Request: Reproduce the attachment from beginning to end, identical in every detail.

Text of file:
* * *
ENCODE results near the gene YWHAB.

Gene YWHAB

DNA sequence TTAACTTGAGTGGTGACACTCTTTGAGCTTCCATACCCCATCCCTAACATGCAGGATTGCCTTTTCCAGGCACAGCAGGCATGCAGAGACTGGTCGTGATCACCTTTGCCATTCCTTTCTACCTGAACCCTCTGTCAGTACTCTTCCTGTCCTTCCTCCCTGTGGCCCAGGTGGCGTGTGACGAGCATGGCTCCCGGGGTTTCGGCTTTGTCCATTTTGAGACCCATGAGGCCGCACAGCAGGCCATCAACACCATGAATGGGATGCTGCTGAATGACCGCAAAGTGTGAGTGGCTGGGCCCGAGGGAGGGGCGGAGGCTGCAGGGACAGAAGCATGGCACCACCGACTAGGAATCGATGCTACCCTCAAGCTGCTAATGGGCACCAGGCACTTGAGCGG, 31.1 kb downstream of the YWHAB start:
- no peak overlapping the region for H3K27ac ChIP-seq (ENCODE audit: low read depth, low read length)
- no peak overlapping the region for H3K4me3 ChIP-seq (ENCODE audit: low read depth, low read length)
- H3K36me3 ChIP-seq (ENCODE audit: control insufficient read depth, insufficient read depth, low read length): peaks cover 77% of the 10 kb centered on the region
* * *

ENCODE results near the gene YWHAB.

Gene YWHAB

DNA sequence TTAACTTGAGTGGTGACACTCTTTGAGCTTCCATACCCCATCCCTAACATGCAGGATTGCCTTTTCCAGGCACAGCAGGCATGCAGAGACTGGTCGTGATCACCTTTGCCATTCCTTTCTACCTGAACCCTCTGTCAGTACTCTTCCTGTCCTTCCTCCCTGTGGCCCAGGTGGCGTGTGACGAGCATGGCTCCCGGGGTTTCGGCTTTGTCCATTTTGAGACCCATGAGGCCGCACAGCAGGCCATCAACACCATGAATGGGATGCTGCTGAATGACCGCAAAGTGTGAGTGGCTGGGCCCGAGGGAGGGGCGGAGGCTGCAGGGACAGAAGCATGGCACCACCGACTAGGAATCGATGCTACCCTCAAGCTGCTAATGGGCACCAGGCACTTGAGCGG, 31.1 kb downstream of the YWHAB start:
- no peak overlapping the region for H3K27ac ChIP-seq (ENCODE audit: low read depth, low read length)
- no peak overlapping the region for H3K4me3 ChIP-seq (ENCODE audit: low read depth, low read length)
- H3K36me3 ChIP-seq (ENCODE audit: control insufficient read depth, insufficient read depth, low read length): peaks cover 77% of the 10 kb centered on the region